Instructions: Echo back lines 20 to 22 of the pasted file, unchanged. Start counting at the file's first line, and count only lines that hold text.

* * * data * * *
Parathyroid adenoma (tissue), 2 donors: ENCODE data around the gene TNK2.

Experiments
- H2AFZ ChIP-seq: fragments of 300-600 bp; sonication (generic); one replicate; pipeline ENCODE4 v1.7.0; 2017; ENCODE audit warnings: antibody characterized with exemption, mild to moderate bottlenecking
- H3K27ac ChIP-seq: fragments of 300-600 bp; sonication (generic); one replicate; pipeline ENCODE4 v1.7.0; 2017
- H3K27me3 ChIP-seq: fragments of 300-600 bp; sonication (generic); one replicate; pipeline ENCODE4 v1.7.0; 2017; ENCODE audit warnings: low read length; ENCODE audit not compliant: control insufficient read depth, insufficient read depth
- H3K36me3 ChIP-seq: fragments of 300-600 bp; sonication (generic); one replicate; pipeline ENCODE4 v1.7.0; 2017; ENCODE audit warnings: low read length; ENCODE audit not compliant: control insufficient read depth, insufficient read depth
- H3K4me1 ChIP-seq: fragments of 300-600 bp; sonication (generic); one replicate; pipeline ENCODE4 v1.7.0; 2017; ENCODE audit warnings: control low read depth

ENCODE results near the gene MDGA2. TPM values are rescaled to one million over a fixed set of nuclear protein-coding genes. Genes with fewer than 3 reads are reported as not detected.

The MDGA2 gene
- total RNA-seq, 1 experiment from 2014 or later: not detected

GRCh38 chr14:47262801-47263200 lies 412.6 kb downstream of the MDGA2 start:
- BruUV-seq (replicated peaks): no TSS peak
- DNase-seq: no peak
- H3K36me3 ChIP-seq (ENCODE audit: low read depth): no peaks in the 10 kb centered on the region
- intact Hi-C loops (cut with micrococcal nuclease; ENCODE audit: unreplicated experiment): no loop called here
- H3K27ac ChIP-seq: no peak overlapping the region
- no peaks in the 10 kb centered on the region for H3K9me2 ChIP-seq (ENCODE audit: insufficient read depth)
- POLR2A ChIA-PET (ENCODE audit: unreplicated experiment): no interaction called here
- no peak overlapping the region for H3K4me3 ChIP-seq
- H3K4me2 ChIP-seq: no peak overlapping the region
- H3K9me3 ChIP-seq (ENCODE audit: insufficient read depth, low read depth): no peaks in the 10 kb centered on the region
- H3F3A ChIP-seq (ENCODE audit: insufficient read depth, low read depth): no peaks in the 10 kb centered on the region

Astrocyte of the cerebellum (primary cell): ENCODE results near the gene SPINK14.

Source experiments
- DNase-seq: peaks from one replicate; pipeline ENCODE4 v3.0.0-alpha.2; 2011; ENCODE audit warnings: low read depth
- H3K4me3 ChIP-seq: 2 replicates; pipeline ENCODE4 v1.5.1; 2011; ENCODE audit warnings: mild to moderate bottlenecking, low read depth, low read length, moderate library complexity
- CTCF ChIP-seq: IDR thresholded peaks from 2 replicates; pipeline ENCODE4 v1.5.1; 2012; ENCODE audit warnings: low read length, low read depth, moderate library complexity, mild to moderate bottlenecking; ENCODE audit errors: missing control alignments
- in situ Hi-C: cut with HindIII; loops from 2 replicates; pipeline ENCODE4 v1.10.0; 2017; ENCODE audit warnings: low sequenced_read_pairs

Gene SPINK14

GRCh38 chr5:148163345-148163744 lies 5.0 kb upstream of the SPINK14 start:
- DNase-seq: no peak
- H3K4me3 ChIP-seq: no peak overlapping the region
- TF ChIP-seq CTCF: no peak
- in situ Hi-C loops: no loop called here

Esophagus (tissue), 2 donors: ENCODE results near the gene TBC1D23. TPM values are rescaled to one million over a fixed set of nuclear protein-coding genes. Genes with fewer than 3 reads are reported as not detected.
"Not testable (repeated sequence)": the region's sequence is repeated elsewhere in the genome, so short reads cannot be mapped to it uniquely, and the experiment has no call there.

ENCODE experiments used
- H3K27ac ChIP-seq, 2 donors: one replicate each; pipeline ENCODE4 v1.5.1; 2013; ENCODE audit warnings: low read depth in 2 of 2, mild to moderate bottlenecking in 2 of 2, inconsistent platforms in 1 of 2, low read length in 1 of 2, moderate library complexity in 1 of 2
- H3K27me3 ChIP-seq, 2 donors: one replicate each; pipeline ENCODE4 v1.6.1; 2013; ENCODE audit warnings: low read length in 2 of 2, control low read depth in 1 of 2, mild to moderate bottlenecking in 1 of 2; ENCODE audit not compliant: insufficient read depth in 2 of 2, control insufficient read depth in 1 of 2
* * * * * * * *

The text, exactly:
- H3K4me2 ChIP-seq: no peak overlapping the region
- H3K9me3 ChIP-seq (ENCODE audit: insufficient read depth, low read depth): no peaks in the 10 kb centered on the region
- H3F3A ChIP-seq (ENCODE audit: insufficient read depth, low read depth): no peaks in the 10 kb centered on the region